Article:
This Sunday, once more in Matthew’s gospel, we find ourselves in one of Jesus’ parables – or stories – this time, the parable of the Workers in the Vineyard (Mt. 20.1-6).
Jesus used stories for a lot of reasons, but perhaps most of all because they allow for imagination. We can imagine ourselves in the story – and it’s always interesting to stop and think about who in the story we really identify with.
Just for a moment, picture yourself as one of the workers from the vineyard in today’s story. Who would you have truthfully identified with? You don’t have to tell me – or anyone else. As long as you are honest with yourself!
Today’s parable is a lesson in fairness.
Or, if you prefer, unfairness.
Because in this story, the landowner is in fact very unfair indeed – if you judge him by the standard of getting what a person deserves or earns. He pays the workers who have laboured for a whole day the exact same wage as the ones who have worked only an hour.
So what’s with that??
Well, lots of things.
The workers who were engaged at the start of the day had a contract which they felt was fair, and that’s what they got. Their contract was honoured, and they received their due.
The ones engaged last also received a full daily wage. So they were treated with extreme generosity -did they truly earn what they received?
And it emphasises the position of power of the landowner. He can do exactly as he pleases. After all, he owns the vineyard and he’s paying the wages.
The landowner is clearly a compassionate man, who gives people a chance to contribute in whatever way they can. Otherwise why would he keep going out into the marketplace to hire more workers? He could just as easily have stuck with the workers he hired at the start of the day and done the same again the following day. But he doesn’t. He keeps on going out to find people, to offer them a chance to be part of the labour.
At the end, he chooses to pay the people who began work last, first of all.
He knows they have families to feed. That they needed the work. And it seems out of compassion and that knowledge – I think we can safely assume that they had other mouths to feed – he pays them a full day’s wages.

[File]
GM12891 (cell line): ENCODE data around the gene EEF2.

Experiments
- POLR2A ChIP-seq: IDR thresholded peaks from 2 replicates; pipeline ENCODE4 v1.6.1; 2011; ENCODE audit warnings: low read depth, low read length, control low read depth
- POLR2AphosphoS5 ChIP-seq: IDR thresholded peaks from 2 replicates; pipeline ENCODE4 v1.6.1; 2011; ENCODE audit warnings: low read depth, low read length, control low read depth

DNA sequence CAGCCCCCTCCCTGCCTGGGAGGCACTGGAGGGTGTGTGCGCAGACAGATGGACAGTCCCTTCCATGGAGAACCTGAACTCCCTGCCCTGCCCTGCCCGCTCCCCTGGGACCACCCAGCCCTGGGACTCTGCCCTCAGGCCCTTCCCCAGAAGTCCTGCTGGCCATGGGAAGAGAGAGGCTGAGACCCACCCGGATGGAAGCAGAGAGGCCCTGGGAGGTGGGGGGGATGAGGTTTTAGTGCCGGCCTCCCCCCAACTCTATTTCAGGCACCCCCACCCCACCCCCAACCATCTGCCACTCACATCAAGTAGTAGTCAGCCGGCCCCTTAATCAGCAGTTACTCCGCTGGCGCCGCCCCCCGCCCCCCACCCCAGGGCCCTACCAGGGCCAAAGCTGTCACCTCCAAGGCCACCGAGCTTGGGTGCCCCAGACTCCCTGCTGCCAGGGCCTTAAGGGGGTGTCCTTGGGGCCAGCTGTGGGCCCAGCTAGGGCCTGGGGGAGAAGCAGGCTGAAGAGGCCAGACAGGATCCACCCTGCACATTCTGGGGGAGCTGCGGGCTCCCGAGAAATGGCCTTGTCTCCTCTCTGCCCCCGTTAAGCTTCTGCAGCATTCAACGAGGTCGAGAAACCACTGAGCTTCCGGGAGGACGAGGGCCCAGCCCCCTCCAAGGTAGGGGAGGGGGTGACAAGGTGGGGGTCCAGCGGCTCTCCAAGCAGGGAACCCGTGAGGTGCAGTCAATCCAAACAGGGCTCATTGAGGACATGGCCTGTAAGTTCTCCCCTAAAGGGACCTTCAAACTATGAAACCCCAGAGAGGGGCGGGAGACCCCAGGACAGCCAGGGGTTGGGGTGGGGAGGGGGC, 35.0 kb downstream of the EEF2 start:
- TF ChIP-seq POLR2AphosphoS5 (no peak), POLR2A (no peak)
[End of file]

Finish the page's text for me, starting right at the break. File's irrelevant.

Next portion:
There is perhaps an argument here about paying a living wage, rather than simply the minimum that we can get away with. Acknowledging that the person doing the work has needs and obligations of their own, and without enough to live on, it is not just that worker who will suffer. It will be their family as well.
It is acknowledging that the worker is not merely a “worker” but a full person, who is far more than a pair of hands doing the labour they have been contracted to do.
It’s not just about getting what we deserve or earn, but rather about compassionately acknowledging genuine needs – and meeting those needs.
And then, gradually, the landowner gets to those who have worked in the vineyard all day. And he pays them the same full daily wage.
And they are angry!
So that begs the question: Why?
What is it about human nature that might have made them angry at this? They knew their contract. They knew what a day’s wages was. Why would they be angry at getting their contracted wages?
Think it runs a bit like this:
My contract says I get £X for a full day’s work.
Those people did only an hour’s work. But they got £X.
So logically if they get that, then the landowner is very generous, and therefore he will give me much more than £X, because I worked harder.
They expect more than they need, because they see the generosity and compassion towards those who are newcomers, who in fact have the same needs as the ones who worked all day.
Interestingly, would they have been angry and felt slighted if they had been paid first and thus not necessarily known that the other workers got the same as them?
And on one level, does any of this matter?
I would say yes, because it tells us about ourselves. About human nature – the good and the bad. In the end, that’s why Jesus told this story.
Because when you’re trying to get people to see themselves as they truly are, it’s no good simply lecturing them. If you want to really make people listen and think (instead of switching off and ignoring), you have to tell the truth but tell it slant – as Emily Dickinson famously said.
Where am I in this story? Where are you?
And what does it tell us about the nature of God?
Where we find ourselves in this story is our own business, and for us to acknowledge and work on.
But with regards to God, I’d like to suggest that it indicates that God is compassionate, is generous beyond any deserving or earning; and that God is NOT “fair” in a legalistic sense. Because he does NOT give us what we have earned or deserve. Rather he treats us with a loving compassion, and does so equally for us all.
And I’d like to finish with one final thought.
This whole story is about workers and their reward.
It’s easy to focus on the reward bit.
But let’s not forget – they all worked. They were all expected to join in, to take their part. To get involved.
Just as God gets involved.
It’s not about sitting on the sidelines, just watching and waiting for something to happen.
We have to get involved in this world, and in the work of our own lives – becoming the best person each one of us can be.
Knowing that, whether we are first or last, great or small, we all are valued and loved equally by God.
With blessings and peace,